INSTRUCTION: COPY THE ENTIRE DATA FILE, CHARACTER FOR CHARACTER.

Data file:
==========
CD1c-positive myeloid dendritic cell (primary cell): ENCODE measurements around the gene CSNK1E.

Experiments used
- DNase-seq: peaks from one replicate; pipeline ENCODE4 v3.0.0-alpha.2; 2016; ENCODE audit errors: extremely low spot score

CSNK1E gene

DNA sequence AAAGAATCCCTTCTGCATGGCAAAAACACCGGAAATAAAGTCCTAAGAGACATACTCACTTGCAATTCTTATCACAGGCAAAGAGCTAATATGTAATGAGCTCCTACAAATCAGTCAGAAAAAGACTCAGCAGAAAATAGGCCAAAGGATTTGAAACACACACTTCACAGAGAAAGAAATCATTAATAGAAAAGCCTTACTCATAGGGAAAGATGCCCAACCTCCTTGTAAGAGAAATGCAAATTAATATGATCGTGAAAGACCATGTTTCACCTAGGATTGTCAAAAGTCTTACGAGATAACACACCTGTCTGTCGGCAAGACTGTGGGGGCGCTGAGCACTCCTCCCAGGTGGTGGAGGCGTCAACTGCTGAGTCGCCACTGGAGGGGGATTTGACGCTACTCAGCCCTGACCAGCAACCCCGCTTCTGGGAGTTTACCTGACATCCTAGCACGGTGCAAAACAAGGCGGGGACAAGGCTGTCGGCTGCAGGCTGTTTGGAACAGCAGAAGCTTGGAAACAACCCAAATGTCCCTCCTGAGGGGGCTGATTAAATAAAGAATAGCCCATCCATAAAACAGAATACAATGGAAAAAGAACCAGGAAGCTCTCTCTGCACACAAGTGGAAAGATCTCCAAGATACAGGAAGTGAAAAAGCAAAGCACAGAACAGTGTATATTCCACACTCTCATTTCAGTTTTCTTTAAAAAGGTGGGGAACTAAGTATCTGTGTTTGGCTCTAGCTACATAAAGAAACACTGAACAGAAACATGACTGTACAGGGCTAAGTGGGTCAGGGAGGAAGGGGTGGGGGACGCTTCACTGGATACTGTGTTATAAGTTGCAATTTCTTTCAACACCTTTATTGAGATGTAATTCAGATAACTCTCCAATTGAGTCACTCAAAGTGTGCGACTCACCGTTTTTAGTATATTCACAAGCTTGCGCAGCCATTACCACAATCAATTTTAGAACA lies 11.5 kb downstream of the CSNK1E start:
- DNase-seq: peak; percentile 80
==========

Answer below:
CD1c-positive myeloid dendritic cell (primary cell): ENCODE measurements around the gene CSNK1E.

Experiments used
- DNase-seq: peaks from one replicate; pipeline ENCODE4 v3.0.0-alpha.2; 2016; ENCODE audit errors: extremely low spot score

CSNK1E gene

DNA sequence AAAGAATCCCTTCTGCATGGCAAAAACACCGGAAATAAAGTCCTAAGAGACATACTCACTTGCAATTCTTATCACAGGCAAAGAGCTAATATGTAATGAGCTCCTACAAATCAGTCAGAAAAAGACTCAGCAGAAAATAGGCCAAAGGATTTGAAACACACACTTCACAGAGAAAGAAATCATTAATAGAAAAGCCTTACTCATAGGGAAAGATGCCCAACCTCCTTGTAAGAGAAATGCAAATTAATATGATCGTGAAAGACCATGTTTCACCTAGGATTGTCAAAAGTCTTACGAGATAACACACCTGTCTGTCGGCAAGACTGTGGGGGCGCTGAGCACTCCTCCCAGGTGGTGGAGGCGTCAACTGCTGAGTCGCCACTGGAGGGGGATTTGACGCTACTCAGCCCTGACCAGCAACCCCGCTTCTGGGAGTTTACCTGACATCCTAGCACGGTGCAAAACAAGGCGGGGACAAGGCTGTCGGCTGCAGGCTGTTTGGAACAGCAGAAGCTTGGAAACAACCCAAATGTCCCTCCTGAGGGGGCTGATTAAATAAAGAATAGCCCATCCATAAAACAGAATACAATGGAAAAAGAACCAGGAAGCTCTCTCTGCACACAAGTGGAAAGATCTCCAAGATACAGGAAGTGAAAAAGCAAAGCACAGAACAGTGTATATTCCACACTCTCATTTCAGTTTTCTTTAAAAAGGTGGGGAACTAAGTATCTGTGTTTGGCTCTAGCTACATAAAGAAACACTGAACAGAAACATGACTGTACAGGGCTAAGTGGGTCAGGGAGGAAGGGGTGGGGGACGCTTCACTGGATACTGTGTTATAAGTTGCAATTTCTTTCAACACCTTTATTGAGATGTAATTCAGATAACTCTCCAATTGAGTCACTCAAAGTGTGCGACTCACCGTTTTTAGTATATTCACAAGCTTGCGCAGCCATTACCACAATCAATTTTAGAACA lies 11.5 kb downstream of the CSNK1E start:
- DNase-seq: peak; percentile 80